Competition for “most damaging legacy of the Bush administration” is lively. Iraq is the front-runner, of course, but bear in mind the wreckage of fiscal policy – although to use that term is to imply that the US even has a fiscal policy, when it does not. It would be more accurate to talk of fiscal consequences or fiscal footprint (an apt metaphor) than to imply anything as deliberate as “policy”.

All three presidential contenders criticise the administration on this, but none is offering much improvement. The Democrats remind the country that in the late 1990s the Clinton administration ran a budget surplus. With ill-designed tax cuts and reeling indiscipline on spending (partly, but not only, because of the war) the Bush administration turned this into a deficit. Barack Obama’s answer is the same as Hillary Clinton’s: undo the tax cuts and then raise spending by even more. John McCain, the Republican nominee and supposed fiscal conservative, is against raising taxes and promises to get spending down instead – but will not say how to do it.

The whole debate rings hollow anyway, because most Americans think it has nothing to do with them. The Democrats are promising to raise taxes only on the rich: the country’s vast middle class expects to be unaffected. And as long as Mr McCain declines to explain exactly how he will curb spending (aside from attacking earmarks, the special interest spending projects which in the larger scheme of things are trivial), voters will be equally blithe about that side of the calculation too. Everyone can deplore the fiscal incontinence of the Bush administration and hardly anyone need worry about what restoring fiscal control might require. In this, as in other areas, the thinking boils down to: “After George W. Bush, everything will be fine.”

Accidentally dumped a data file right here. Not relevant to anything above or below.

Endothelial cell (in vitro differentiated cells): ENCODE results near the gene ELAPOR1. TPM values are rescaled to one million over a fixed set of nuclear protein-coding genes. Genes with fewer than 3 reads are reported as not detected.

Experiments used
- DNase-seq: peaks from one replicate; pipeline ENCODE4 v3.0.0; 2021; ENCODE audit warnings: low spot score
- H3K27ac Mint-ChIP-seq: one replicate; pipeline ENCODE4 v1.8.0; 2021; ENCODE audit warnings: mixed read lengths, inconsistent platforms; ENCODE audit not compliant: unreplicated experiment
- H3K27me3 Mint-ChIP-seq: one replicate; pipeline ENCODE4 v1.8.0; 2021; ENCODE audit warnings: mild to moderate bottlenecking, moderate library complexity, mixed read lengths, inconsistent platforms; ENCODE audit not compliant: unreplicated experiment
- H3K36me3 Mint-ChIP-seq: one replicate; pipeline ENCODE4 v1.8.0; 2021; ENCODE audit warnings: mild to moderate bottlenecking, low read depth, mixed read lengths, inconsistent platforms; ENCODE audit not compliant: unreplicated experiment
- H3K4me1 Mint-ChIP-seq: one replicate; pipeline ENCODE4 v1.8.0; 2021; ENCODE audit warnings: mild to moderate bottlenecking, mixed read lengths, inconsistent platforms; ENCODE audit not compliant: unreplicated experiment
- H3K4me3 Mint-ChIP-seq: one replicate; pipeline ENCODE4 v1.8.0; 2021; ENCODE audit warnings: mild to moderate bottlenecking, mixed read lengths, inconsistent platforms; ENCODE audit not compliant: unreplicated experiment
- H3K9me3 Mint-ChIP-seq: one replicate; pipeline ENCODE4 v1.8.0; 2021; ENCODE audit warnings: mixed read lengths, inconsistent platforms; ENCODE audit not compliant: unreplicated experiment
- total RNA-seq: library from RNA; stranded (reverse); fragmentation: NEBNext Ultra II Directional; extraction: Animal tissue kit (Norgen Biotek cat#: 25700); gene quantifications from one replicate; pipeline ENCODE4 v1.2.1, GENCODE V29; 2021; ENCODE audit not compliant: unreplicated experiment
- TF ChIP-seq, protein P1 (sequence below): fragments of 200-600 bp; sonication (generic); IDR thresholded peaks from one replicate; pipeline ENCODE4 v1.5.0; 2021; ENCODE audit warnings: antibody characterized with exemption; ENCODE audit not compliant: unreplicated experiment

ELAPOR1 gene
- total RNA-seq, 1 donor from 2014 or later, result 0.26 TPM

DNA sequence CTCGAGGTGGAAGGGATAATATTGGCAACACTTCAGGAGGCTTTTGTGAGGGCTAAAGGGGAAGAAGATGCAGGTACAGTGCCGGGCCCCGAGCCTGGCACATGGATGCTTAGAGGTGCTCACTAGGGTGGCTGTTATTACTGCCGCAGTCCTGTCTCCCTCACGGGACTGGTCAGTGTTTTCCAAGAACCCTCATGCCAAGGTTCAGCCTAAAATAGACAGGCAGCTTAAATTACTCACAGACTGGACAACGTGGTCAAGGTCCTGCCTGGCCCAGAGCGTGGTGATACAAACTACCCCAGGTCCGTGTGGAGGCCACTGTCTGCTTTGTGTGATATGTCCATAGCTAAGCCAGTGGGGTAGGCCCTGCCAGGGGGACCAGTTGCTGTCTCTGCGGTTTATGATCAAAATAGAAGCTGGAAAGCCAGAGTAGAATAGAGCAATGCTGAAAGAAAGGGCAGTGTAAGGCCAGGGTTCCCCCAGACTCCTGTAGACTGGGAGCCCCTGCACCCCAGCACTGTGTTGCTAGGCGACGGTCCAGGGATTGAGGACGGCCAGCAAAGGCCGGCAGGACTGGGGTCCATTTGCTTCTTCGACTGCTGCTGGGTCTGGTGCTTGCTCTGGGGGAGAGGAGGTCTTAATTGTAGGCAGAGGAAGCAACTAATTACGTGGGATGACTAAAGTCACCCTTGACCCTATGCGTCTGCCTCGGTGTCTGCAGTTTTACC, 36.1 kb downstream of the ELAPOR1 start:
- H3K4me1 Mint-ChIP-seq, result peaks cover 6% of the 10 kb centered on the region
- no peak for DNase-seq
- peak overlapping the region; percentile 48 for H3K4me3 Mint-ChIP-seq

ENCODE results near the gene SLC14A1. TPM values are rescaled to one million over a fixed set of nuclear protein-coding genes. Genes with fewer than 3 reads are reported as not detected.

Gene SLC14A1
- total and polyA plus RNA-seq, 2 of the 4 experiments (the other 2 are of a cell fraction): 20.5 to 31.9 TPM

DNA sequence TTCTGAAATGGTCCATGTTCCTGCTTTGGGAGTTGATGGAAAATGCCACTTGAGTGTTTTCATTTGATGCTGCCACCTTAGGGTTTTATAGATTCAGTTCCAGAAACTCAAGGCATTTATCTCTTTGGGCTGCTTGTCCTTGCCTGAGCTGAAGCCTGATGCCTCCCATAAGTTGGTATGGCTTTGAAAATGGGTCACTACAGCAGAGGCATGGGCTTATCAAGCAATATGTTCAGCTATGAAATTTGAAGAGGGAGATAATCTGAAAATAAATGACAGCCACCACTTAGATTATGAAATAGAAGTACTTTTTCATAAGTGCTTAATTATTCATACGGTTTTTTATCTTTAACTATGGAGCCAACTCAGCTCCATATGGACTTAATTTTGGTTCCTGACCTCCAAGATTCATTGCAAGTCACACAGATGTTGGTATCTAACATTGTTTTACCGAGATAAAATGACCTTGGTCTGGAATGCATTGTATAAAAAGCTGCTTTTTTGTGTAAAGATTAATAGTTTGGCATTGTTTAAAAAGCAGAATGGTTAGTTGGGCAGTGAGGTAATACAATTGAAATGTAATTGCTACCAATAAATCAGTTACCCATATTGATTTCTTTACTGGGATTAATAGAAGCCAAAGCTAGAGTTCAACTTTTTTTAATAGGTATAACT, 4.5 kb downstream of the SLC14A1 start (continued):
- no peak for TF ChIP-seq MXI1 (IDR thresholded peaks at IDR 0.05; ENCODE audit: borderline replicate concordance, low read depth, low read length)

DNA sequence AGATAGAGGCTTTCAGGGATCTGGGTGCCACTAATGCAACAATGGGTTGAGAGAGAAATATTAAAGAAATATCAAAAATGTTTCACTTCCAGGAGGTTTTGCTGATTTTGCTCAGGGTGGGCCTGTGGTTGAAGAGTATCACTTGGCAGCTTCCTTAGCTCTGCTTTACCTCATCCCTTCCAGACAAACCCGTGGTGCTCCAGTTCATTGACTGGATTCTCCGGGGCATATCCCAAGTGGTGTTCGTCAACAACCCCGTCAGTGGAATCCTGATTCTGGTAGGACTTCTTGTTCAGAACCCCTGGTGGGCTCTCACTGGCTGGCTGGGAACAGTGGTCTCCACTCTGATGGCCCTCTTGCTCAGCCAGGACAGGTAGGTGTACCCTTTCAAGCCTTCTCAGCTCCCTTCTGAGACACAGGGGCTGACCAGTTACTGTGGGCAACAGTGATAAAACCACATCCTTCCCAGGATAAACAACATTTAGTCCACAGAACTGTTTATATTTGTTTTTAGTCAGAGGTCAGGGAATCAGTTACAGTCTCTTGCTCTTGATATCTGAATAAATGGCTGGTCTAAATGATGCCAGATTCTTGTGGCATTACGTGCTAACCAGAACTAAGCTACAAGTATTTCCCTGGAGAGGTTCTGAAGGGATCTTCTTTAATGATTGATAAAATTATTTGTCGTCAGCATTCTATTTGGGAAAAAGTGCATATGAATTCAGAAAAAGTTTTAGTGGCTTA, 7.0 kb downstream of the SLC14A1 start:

The remainder of this column can be read here. Please post comments below.

Here is a subject that preoccupies me at the moment. Europe continues, slowly and reluctantly, to deregulate its economies. In this it is following the US example. The American economy has some problems at the moment, but the EU’s governments are ever mindful of, and oppressed by, the long-term success of the American model. What is interesting is that the United States has been moving the other way. If the Democrats control both the White House and Congress next year, which seems very likely, America’s hitherto-gentle drift in Europe’s general direction will accelerate. One day, might the lines actually cross?

This piece for The Atlantic takes a first stab at the question. I offer it as an introduction to the topic. I intend to return to it.